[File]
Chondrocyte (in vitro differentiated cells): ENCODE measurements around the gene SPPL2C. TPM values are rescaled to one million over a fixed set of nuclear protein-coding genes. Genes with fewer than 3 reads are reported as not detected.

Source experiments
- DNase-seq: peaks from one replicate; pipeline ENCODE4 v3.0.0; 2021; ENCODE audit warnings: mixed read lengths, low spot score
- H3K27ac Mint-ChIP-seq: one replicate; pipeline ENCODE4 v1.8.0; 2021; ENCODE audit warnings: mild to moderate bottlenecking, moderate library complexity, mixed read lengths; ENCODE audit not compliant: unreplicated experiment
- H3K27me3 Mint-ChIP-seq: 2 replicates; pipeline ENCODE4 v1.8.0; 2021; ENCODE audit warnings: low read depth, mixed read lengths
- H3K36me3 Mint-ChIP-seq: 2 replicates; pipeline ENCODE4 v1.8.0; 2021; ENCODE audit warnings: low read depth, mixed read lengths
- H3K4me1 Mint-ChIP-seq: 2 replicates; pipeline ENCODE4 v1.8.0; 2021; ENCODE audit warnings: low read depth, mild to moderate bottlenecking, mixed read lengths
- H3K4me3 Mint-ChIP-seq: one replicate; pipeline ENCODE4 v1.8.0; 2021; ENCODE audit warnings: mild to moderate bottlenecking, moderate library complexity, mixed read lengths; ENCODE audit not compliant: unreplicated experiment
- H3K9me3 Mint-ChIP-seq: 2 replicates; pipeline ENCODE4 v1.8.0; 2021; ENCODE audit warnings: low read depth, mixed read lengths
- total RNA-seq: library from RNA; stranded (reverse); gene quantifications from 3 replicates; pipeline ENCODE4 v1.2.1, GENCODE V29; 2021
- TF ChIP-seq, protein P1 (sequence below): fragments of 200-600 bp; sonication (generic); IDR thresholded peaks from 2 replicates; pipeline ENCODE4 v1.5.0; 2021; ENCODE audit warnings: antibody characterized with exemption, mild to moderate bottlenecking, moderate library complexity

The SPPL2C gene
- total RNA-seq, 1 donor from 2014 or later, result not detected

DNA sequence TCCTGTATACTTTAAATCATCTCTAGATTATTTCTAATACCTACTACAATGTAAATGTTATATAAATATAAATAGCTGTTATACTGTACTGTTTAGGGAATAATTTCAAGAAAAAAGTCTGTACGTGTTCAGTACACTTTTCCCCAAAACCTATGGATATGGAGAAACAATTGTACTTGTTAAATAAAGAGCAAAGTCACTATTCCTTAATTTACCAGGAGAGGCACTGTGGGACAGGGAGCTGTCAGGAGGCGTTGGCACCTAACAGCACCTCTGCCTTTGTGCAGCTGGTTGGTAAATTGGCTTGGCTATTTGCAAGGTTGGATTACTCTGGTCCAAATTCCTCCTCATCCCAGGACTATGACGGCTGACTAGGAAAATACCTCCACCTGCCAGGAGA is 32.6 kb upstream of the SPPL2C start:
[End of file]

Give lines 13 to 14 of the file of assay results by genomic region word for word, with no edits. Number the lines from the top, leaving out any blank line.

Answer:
- total RNA-seq, 1 donor from 2014 or later, result not detected

DNA sequence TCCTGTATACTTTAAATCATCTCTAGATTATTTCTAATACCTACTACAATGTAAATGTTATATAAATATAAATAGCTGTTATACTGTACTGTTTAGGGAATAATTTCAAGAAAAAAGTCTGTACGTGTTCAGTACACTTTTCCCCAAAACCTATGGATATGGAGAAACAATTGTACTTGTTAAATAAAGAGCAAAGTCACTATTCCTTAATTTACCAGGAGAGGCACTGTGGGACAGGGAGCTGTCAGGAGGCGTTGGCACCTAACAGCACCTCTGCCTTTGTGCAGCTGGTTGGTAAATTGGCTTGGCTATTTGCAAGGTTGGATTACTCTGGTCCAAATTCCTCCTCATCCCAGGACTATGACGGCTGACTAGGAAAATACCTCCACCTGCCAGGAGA is 32.6 kb upstream of the SPPL2C start: